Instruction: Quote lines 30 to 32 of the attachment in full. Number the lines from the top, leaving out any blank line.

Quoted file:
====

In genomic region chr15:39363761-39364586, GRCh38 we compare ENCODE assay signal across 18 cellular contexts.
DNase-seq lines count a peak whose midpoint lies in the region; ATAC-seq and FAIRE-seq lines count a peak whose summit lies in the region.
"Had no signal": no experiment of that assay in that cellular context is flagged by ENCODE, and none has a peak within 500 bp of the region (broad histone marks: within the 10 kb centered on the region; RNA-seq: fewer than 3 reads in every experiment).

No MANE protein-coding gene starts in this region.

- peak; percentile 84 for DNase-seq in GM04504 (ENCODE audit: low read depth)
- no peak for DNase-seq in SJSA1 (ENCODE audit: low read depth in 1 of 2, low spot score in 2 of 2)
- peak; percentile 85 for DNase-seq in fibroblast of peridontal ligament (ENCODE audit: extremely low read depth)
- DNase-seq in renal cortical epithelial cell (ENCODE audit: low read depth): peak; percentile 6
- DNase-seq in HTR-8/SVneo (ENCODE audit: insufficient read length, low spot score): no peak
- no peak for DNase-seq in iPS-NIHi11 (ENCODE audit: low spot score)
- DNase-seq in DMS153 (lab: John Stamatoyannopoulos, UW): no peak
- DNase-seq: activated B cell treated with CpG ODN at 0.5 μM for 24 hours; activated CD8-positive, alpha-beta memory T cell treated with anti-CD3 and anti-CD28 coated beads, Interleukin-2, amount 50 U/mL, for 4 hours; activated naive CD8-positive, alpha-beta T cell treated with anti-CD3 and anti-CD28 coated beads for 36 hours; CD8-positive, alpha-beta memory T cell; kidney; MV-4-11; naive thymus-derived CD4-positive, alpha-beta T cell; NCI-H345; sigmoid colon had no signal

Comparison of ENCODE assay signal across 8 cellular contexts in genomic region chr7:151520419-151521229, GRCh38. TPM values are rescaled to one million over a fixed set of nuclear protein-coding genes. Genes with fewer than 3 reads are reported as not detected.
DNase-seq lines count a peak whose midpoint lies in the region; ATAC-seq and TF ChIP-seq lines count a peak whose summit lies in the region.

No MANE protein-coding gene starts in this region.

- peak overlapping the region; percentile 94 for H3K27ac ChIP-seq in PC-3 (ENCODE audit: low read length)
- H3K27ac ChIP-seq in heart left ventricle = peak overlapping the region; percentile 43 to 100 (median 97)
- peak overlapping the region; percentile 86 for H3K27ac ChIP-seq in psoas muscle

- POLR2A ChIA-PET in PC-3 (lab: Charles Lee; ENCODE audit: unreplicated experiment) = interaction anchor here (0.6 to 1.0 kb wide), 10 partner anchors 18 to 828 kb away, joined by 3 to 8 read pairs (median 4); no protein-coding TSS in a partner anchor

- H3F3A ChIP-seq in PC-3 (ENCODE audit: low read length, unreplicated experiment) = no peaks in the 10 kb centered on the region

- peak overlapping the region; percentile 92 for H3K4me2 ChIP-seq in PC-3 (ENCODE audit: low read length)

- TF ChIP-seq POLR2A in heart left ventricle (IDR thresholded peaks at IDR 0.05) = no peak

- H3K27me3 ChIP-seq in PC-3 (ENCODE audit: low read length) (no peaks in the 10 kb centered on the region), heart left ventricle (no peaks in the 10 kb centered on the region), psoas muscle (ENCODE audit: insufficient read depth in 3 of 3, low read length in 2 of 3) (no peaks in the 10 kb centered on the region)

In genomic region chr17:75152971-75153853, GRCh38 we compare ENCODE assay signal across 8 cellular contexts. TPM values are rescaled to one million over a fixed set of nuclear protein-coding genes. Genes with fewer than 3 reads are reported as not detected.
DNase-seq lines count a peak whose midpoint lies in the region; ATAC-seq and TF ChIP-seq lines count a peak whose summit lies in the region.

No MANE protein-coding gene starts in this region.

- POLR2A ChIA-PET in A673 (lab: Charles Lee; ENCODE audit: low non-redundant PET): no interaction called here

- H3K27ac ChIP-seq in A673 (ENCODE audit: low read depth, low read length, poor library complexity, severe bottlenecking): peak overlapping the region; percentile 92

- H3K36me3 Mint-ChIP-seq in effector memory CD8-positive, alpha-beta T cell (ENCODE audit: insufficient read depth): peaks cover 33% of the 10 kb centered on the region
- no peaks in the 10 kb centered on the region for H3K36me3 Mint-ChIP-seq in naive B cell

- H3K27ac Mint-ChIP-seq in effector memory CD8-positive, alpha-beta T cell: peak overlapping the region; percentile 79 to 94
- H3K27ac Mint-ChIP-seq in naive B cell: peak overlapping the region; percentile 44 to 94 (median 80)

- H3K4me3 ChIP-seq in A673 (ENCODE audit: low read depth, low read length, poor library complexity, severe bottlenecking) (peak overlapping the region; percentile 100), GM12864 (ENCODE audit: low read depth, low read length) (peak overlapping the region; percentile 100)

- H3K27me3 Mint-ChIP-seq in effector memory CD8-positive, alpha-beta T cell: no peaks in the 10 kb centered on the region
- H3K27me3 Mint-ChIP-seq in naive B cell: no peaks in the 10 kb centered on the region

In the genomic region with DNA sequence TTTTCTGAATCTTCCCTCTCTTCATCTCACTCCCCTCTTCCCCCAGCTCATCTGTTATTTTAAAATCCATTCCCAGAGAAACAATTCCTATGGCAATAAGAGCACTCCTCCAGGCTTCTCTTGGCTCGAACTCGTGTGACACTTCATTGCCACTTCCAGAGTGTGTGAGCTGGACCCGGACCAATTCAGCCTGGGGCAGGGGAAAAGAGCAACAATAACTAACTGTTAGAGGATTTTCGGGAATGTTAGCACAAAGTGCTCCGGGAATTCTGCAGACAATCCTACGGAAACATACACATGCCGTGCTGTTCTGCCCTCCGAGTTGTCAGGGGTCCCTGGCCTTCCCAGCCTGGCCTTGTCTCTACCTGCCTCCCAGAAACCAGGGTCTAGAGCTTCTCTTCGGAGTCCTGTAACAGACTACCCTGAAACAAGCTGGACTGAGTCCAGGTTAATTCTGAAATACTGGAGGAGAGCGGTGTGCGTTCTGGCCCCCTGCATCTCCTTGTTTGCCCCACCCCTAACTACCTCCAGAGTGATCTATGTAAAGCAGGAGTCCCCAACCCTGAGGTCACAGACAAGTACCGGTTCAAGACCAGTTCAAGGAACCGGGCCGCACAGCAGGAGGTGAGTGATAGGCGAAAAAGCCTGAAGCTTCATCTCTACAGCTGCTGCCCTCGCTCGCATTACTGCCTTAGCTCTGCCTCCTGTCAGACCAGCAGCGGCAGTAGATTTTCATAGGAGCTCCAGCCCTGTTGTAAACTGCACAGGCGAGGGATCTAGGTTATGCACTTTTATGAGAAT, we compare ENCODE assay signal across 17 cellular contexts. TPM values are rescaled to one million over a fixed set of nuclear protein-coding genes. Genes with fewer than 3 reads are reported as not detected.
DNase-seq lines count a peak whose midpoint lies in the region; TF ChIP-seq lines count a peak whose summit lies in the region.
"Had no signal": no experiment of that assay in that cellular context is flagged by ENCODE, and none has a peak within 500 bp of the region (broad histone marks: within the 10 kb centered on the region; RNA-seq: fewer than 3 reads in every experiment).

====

- no peaks in the 10 kb centered on the region for H3K36me3 Mint-ChIP-seq in naive B cell

- H3K27ac Mint-ChIP-seq in effector memory CD8-positive, alpha-beta T cell: peak overlapping the region; percentile 79 to 94
- H3K27ac Mint-ChIP-seq in naive B cell: peak overlapping the region; percentile 44 to 94 (median 80)